In love with Locombia, and more. Disfruta el mundo is a travel blog that will take you to the Caribbean - and make you want to stay there.
Pinned post - 18 April 2017
Hola! Welcome (back) to Disfruta el mundo! As a short introduction for new readers, here's a list of some things that me and my blog like: Avocados, adventures, airports (but we are terrified of flying), Coffee, champagne, Colombia. Dancing, day-dreaming, dolphins. Sea, sunsets, sushi (Ok, the list could go on and on, I'm not going to do the whole alphabet). We believe in doing things that make us happy, we make friends easily and we are curious to discover new places and cultures. We are brave, and work hard to follow our dreams. We try to keep a positive attitude to life, and are always willing to help others. And of course we sometimes go crazy, get lost and find ourselves in the weirdest situations. But hey, life is an adventure, right? So if you feel like we could get along, keep reading.
Scrolling through my blog the other day I noticed two things: 1) It is very long! (I really hadn't realized how much I wrote last year) and 2) If you don't know me or this blog as well as I do (possible), you may get lost. I created Disfruta el mundo in December 2015, when I was on Christmas holidays at my parents' place in Helsinki, and preparing to leave for Jamaica with my best friend J. I had just graduated from Uni, and was recovering from a car accident and the shock of the November 13 attacks. I had already decided that I needed some time off from Paris, and had booked a return ticket for July 14th 2016 (I still remember how I closed my eyes and randomly picked a date from my calendar). I was about to travel a bit in Cuba and Jamaica, and then settle for a while in Cartagena (a city I had never heard of) to volunteer with a local non-profit organization. In the About section you can read more about my thoughts from back then.
I spent 200 days by the Caribbean Sea and enjoyed (almost) every moment of it. Needless to say how hard I fell in love with Colombia - just take a look at this blog and you'll see. The friendliness of people, the relaxed lifestyle, everything. I was simply very happy when I lived there. And, as you may have noticed, I recently managed to escape back to Cartagena for three wonderful weeks. It was even better than what I had imagined, it really felt like if I never left, like if the 8 months being away had just been a dream. A lot had happened in my life since I moved back to Paris last July, but all that seemed somehow very far away, and Cartagena felt home again. I reunited with a big part of my friends, and found back to my old healthy lifestyle (sea breeze, sun and happiness = the best diet!). The kids of Fundación La Vecina are doing well, I was so glad to see them again. Unfortunately, there have been a lot of changes at the foundation lately, and even if I had wished to keep working with them, it is not possible right now. Instead, I am in contact with others who know La Boquilla and wish to help people living there, and we are working on a new plan.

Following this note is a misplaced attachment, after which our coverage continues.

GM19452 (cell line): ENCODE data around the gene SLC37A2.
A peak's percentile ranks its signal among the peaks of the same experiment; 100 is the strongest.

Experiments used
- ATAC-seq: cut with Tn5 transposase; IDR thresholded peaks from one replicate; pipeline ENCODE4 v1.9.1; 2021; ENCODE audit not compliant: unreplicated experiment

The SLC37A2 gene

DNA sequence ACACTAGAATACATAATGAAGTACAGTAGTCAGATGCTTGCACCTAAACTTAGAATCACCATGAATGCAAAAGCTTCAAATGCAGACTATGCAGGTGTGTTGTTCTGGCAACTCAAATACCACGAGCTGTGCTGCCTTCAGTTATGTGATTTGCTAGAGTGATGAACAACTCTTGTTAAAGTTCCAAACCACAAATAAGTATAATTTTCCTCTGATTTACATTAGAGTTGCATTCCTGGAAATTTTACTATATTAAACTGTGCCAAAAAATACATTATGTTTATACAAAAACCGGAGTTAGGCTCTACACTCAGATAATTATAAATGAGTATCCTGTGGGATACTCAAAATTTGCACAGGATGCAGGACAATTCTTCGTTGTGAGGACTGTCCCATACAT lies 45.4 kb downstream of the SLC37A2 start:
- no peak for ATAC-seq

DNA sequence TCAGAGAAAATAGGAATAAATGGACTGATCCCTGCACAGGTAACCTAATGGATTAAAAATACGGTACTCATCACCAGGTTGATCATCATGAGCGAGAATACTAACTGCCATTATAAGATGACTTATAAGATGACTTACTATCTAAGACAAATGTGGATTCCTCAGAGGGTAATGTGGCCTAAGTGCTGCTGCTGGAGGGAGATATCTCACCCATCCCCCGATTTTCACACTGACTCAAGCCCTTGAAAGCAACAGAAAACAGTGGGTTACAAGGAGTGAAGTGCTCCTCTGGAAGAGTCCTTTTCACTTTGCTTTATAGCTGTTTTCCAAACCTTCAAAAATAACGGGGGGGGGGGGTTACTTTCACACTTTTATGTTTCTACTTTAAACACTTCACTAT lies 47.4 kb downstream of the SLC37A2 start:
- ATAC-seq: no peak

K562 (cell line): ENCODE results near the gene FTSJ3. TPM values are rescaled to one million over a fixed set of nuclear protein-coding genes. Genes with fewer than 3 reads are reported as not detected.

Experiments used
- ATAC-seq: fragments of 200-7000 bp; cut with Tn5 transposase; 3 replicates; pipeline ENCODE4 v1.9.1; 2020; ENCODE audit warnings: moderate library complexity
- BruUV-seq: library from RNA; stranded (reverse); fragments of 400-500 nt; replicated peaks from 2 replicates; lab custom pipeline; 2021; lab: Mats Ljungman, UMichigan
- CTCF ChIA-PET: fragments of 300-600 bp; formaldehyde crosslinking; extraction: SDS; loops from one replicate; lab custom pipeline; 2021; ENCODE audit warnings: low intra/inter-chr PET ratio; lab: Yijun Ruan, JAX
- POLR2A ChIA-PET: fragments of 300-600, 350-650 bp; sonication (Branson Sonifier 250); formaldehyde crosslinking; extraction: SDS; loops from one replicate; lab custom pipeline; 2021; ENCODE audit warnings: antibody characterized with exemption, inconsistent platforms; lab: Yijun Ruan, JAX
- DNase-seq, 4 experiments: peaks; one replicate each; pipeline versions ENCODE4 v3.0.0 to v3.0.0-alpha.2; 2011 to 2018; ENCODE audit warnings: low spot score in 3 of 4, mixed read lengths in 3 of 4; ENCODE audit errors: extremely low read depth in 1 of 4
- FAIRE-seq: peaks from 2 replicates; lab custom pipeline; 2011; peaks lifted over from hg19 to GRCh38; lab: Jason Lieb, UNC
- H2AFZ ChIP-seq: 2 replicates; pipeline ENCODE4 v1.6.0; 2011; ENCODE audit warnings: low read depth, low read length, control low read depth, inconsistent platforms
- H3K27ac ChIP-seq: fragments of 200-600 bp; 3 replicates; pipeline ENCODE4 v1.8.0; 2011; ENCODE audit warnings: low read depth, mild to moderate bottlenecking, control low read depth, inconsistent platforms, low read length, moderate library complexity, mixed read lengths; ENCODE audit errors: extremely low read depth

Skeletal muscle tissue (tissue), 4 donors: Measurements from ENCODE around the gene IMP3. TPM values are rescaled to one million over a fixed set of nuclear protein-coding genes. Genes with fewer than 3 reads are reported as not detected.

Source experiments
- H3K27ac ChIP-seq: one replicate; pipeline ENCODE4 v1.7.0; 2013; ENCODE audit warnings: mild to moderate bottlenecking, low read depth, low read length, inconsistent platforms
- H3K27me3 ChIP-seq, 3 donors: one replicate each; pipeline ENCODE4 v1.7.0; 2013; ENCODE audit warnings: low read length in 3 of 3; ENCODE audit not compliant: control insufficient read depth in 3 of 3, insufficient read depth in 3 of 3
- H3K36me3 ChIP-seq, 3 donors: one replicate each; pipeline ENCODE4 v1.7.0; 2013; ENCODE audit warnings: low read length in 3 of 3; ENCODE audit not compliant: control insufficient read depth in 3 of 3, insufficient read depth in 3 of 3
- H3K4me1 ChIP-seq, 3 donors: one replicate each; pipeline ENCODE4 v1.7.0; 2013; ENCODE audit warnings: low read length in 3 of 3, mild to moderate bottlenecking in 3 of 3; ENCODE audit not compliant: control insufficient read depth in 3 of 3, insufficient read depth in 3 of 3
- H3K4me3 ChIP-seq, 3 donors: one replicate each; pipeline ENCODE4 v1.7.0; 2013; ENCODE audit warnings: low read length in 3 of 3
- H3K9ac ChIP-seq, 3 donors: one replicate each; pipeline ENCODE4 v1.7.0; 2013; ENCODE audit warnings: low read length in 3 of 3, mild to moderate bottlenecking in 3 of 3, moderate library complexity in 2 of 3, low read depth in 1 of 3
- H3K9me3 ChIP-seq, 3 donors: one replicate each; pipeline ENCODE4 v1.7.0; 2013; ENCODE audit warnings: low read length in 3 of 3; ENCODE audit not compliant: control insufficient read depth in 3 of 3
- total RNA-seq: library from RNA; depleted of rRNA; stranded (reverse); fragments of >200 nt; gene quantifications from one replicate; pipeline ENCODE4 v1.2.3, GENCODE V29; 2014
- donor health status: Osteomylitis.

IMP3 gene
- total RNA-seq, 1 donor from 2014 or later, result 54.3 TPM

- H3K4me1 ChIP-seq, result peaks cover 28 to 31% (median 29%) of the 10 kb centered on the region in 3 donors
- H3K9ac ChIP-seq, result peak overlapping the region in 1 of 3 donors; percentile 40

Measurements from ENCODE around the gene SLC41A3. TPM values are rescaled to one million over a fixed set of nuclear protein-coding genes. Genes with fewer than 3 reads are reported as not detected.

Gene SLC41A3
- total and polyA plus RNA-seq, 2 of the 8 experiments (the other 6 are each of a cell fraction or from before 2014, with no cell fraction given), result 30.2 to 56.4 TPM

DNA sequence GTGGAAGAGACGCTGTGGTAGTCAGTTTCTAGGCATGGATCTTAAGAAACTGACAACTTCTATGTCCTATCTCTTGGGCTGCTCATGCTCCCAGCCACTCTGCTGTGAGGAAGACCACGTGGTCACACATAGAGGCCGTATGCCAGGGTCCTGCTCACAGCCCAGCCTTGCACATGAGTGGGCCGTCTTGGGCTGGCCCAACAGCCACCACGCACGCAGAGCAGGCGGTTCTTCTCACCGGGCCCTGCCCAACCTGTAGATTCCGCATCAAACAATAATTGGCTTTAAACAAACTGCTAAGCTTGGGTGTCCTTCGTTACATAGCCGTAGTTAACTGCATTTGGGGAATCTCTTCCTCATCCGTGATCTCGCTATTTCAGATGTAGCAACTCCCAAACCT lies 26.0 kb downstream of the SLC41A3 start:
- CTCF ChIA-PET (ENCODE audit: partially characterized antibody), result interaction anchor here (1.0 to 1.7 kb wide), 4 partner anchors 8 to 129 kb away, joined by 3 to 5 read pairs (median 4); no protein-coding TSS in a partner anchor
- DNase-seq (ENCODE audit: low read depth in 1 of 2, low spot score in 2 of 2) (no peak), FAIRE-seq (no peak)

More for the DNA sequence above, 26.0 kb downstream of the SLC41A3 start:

With me traveling back and forth, there is no real chronology in my posts anymore (I stopped counting days). The search button there on the right is quite handy, and so are the categories, if you wish to read about a country or a topic in particular. But since I receive a lot of questions, and am often asked for recommendations, especially for Colombia, I am writing this post to give you an overview, and to point you to the right direction. Anything that is pink, you can click on to find out more.
Let's start with Colombia.
All Cartagena related posts can be found here. I lived there for 6 months and explored as much as I could, so I'm happy to help you plan your trip or answer any questions you may have. If I don't know how to guide you, I will put you in touch with my dearest Cartagena friend S, also know as my personal tourist guide.
I recently came across this interesting Trip Advisor-based map, it shows every country's most popular tourist attraction. Some results are quite unexpected (France: Musée d'Orsay, UK: Harry Potter studio tour)... But guess what is the whole Colombia's most visited place by the tourists: Cartagena's walled city! So all this to say, when traveling to Colombia, you just cannot miss Cartagena. It is a mix of historical, colonial beauty, and a modern Miami-style seaside city. Spend time with the warm-hearted, yet sometimes unpredictable Costeños, dance to Caribbean rhythms, and escape the heat of the city to a nearby island. In the Cartagena section you'll find information on basically everything, just don't forget:
- To take a lancha to Tierra Bomba, that is the easiest way to enjoy a paradisiac beach.
- To try out kite-surfing on La Boquilla beach at En Colombia Kitesurf. You think you are only taking surfing classes but on top of that you get to know the whole surfers' community and you'll make lifelong friends. And I promise, it is the greatest sport ever. If kite is not your thing you can also do regular surfing, or even rent a SUP board and go paddle on your own.
- And of course, to eat the world's best fusion sushis at Kokoa. Say hi to owner Pepe from me.
If you wish to read more about Fundación La Vecina and my "experteering" experience, you'll find the posts here.
For more beach and island life, you don't have to go far from Cartagena. There are two groups of islands nearby: Islas de Rosario and Islas San Bernando. Other great places that I have visited and written about are Rincon del Mar, Playa Blanca and Manzanillo del Mar.
The rest of Colombia is wonderful as well, check out these posts when planning your trip.
I only spent a weekend in the capital, and obviously only saw a glimpse of what there is to see and do in this 8-million people South-American metropole. If you don't have much time either, do this: Daytime strolling around in Candelaria and visiting museums, sunset at Montserrate, evening in Zona-T.
If you have the time to visit the surroundings of Bogotà, don't miss the amazing Zipaquíra salt cathedral.
The city of eternal spring, Pablo Escobar and Colombia's only metro/cablecar network. Take a look at my mini-guide here.
Guatapé and El Peñol:
If you are in Medellín, you just have to make a day trip to nearby town Guatapé. On your way you can stop at El Peñol and climb the 750 steps to see this spectacular view.
Cali, oh Cali. This recommendation will not really sound like me but I'm going to give it anyway: be young and party. Try out the legendary Chiva-party bus, and dance salsa until your feet hurt. The Caleños will show you how to have fun! Other thing: eat.